US CFOs Consider How To Use Cash Reserves

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U.S. finance chiefs aren’t sure what to do with the massive borrowed cash piles they’ve accumulated for pandemic relief, the Financial Times (FT) reported.

The numbers came out to $2.5 trillion borrowed by corporate America last year. But if the economy begins to recover as the year goes on, some chief financial officers (CFOs) aren’t sure what to do with their excessive fortunes, according to FT.

Companies in the U.S. S&P 500 index have built up an additional $1.3 trillion, as well, FT reported.

One option for these companies is giving the money back, which is favorable as many companies want to start the year off with less debt, FT reported.

Capital spending is a second option, with some investors looking for companies to spend more to grow business, especially while companies are able to get long-term debt financing at low rates, according to FT.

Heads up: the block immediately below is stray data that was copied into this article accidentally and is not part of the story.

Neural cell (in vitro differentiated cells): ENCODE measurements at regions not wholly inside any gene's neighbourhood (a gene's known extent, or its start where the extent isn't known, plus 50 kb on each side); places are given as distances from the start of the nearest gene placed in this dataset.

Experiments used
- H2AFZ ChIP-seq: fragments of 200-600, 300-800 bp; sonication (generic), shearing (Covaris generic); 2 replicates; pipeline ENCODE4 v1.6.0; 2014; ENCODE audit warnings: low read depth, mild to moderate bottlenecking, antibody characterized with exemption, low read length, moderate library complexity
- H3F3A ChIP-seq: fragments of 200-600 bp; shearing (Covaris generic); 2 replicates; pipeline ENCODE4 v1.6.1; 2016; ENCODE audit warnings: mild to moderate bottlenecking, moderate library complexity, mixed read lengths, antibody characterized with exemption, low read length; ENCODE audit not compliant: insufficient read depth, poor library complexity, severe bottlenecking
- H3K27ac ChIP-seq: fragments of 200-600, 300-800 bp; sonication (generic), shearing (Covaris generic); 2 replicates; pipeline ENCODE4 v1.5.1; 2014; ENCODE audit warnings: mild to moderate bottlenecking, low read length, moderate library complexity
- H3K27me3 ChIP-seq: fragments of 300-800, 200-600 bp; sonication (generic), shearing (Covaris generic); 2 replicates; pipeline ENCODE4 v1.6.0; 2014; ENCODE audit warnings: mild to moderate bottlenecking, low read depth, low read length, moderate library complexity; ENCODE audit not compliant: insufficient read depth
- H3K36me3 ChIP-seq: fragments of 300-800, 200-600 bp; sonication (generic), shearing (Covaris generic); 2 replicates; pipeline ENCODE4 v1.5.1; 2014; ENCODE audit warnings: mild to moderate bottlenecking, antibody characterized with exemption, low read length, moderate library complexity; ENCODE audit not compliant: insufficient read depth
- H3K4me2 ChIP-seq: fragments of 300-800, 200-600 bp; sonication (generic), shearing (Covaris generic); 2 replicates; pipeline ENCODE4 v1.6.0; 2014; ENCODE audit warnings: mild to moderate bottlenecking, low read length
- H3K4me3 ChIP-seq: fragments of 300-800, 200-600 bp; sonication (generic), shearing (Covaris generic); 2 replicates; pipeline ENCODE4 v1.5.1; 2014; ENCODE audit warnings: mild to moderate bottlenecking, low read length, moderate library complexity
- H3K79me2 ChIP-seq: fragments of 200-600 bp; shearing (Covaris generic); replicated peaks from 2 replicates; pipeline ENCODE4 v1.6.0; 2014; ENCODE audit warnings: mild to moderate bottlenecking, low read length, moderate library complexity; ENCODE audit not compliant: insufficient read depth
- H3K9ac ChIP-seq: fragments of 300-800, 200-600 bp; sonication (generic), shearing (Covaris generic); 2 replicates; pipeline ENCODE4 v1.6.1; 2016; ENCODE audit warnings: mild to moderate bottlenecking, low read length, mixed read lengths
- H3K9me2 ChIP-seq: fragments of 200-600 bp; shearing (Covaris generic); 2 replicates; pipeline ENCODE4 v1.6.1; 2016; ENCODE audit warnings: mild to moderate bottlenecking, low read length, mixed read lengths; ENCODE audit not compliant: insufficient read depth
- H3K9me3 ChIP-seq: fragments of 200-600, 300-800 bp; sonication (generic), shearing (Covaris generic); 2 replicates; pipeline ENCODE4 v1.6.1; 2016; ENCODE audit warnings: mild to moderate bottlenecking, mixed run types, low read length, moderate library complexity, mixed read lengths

A third option, FT reported, is buying stock, which could please investors. In addition, this option could be useful as analysts predict big banks will spend around $10 billion this quarter on share repurchases after the Federal Reserve gave them the green light to do so. There could also be a spike in buyouts spurring from the cash raised through debt markets in 2020.

Lastly, FT reported a fourth option would be to hold onto the money. This could be a feasible option because of the still-uncertain economic climate, with the virus still raging out of control and no one knowing what will come next.

FT reported that it’s “never been cheaper” to borrow, with average yields on bonds by both riskier borrowers as well as safer investment-grade companies at record lows or close.

Some industries, like airlines and movie theaters, are still hemorrhaging cash as the pandemic continues to hit their industries hard, however. FT reported that those companies often need the loans.

PYMNTS reported that there are a record number of U.S. finance chief resignations, owing to pandemic-related stress and long hours that were already present.

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